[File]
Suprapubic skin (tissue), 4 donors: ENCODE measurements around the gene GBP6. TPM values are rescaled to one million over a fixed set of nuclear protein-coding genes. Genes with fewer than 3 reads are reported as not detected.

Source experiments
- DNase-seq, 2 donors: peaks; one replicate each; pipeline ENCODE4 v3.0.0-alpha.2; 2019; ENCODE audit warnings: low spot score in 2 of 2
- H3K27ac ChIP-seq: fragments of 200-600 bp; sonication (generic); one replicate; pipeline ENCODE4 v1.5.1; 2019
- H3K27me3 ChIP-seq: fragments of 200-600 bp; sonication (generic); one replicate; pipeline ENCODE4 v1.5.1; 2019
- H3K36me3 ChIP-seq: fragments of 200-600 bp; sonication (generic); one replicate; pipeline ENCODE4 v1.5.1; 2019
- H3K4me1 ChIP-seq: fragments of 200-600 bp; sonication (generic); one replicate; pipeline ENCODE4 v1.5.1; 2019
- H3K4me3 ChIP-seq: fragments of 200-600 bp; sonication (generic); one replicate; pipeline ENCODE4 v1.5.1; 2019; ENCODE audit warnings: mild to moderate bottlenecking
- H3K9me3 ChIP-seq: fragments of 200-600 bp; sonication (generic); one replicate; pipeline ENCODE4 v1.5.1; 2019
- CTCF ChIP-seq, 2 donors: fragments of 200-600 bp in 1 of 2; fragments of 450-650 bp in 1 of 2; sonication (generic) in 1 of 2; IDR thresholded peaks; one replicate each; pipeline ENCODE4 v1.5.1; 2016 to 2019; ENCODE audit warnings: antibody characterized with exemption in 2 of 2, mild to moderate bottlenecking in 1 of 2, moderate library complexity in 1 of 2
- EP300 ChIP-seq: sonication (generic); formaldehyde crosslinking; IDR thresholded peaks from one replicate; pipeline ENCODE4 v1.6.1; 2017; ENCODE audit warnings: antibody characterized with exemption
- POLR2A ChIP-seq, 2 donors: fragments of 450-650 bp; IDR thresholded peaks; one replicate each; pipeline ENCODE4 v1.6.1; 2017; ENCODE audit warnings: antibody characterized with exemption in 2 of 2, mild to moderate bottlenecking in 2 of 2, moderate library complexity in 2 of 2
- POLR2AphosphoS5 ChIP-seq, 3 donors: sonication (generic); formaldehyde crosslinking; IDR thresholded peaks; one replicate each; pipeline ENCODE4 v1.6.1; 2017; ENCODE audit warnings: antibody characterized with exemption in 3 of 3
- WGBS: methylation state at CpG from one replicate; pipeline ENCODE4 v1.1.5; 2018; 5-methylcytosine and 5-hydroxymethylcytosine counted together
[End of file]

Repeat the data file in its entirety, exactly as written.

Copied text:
Suprapubic skin (tissue), 4 donors: ENCODE measurements around the gene GBP6. TPM values are rescaled to one million over a fixed set of nuclear protein-coding genes. Genes with fewer than 3 reads are reported as not detected.

Source experiments
- DNase-seq, 2 donors: peaks; one replicate each; pipeline ENCODE4 v3.0.0-alpha.2; 2019; ENCODE audit warnings: low spot score in 2 of 2
- H3K27ac ChIP-seq: fragments of 200-600 bp; sonication (generic); one replicate; pipeline ENCODE4 v1.5.1; 2019
- H3K27me3 ChIP-seq: fragments of 200-600 bp; sonication (generic); one replicate; pipeline ENCODE4 v1.5.1; 2019
- H3K36me3 ChIP-seq: fragments of 200-600 bp; sonication (generic); one replicate; pipeline ENCODE4 v1.5.1; 2019
- H3K4me1 ChIP-seq: fragments of 200-600 bp; sonication (generic); one replicate; pipeline ENCODE4 v1.5.1; 2019
- H3K4me3 ChIP-seq: fragments of 200-600 bp; sonication (generic); one replicate; pipeline ENCODE4 v1.5.1; 2019; ENCODE audit warnings: mild to moderate bottlenecking
- H3K9me3 ChIP-seq: fragments of 200-600 bp; sonication (generic); one replicate; pipeline ENCODE4 v1.5.1; 2019
- CTCF ChIP-seq, 2 donors: fragments of 200-600 bp in 1 of 2; fragments of 450-650 bp in 1 of 2; sonication (generic) in 1 of 2; IDR thresholded peaks; one replicate each; pipeline ENCODE4 v1.5.1; 2016 to 2019; ENCODE audit warnings: antibody characterized with exemption in 2 of 2, mild to moderate bottlenecking in 1 of 2, moderate library complexity in 1 of 2
- EP300 ChIP-seq: sonication (generic); formaldehyde crosslinking; IDR thresholded peaks from one replicate; pipeline ENCODE4 v1.6.1; 2017; ENCODE audit warnings: antibody characterized with exemption
- POLR2A ChIP-seq, 2 donors: fragments of 450-650 bp; IDR thresholded peaks; one replicate each; pipeline ENCODE4 v1.6.1; 2017; ENCODE audit warnings: antibody characterized with exemption in 2 of 2, mild to moderate bottlenecking in 2 of 2, moderate library complexity in 2 of 2
- POLR2AphosphoS5 ChIP-seq, 3 donors: sonication (generic); formaldehyde crosslinking; IDR thresholded peaks; one replicate each; pipeline ENCODE4 v1.6.1; 2017; ENCODE audit warnings: antibody characterized with exemption in 3 of 3
- WGBS: methylation state at CpG from one replicate; pipeline ENCODE4 v1.1.5; 2018; 5-methylcytosine and 5-hydroxymethylcytosine counted together